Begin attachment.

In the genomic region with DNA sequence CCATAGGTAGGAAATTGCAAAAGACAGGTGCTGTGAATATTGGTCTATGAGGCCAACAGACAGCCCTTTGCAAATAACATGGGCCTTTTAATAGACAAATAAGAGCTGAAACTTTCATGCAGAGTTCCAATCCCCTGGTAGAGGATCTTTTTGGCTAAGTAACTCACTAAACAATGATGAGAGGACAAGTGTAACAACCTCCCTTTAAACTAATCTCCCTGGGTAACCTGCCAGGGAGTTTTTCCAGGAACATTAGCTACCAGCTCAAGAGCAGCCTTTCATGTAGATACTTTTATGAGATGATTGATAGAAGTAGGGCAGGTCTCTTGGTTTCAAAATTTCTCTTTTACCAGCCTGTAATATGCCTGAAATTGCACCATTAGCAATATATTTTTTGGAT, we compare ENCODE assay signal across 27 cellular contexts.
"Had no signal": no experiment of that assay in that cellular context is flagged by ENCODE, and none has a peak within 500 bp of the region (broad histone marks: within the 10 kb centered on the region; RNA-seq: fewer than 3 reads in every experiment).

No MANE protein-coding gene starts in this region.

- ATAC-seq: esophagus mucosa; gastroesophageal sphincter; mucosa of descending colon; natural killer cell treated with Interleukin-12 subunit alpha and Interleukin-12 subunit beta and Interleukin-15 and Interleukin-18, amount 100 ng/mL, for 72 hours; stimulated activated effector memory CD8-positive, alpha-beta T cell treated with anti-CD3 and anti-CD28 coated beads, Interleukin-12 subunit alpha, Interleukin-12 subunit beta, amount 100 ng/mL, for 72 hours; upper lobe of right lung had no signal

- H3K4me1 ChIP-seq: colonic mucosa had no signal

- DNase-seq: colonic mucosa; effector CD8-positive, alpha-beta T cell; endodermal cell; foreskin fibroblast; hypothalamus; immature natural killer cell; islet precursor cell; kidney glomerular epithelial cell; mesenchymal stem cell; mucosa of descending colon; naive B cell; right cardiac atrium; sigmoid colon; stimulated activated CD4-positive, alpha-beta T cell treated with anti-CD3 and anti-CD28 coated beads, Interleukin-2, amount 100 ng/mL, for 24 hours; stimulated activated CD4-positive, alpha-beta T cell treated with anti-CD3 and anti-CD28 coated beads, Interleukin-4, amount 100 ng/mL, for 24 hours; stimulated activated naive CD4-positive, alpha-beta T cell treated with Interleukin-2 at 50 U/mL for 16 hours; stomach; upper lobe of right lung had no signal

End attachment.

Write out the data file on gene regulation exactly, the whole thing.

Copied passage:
In the genomic region with DNA sequence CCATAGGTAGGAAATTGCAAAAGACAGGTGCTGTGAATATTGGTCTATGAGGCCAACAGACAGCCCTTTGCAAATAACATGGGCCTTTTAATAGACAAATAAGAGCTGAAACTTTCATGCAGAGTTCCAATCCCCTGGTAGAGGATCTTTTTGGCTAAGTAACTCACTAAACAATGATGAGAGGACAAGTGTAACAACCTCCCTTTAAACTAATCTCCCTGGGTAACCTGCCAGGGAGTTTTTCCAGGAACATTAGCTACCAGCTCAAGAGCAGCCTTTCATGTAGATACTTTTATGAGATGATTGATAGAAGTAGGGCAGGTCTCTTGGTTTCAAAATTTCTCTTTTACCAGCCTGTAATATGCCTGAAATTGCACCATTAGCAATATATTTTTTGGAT, we compare ENCODE assay signal across 27 cellular contexts.
"Had no signal": no experiment of that assay in that cellular context is flagged by ENCODE, and none has a peak within 500 bp of the region (broad histone marks: within the 10 kb centered on the region; RNA-seq: fewer than 3 reads in every experiment).

No MANE protein-coding gene starts in this region.

- ATAC-seq: esophagus mucosa; gastroesophageal sphincter; mucosa of descending colon; natural killer cell treated with Interleukin-12 subunit alpha and Interleukin-12 subunit beta and Interleukin-15 and Interleukin-18, amount 100 ng/mL, for 72 hours; stimulated activated effector memory CD8-positive, alpha-beta T cell treated with anti-CD3 and anti-CD28 coated beads, Interleukin-12 subunit alpha, Interleukin-12 subunit beta, amount 100 ng/mL, for 72 hours; upper lobe of right lung had no signal

- H3K4me1 ChIP-seq: colonic mucosa had no signal

- DNase-seq: colonic mucosa; effector CD8-positive, alpha-beta T cell; endodermal cell; foreskin fibroblast; hypothalamus; immature natural killer cell; islet precursor cell; kidney glomerular epithelial cell; mesenchymal stem cell; mucosa of descending colon; naive B cell; right cardiac atrium; sigmoid colon; stimulated activated CD4-positive, alpha-beta T cell treated with anti-CD3 and anti-CD28 coated beads, Interleukin-2, amount 100 ng/mL, for 24 hours; stimulated activated CD4-positive, alpha-beta T cell treated with anti-CD3 and anti-CD28 coated beads, Interleukin-4, amount 100 ng/mL, for 24 hours; stimulated activated naive CD4-positive, alpha-beta T cell treated with Interleukin-2 at 50 U/mL for 16 hours; stomach; upper lobe of right lung had no signal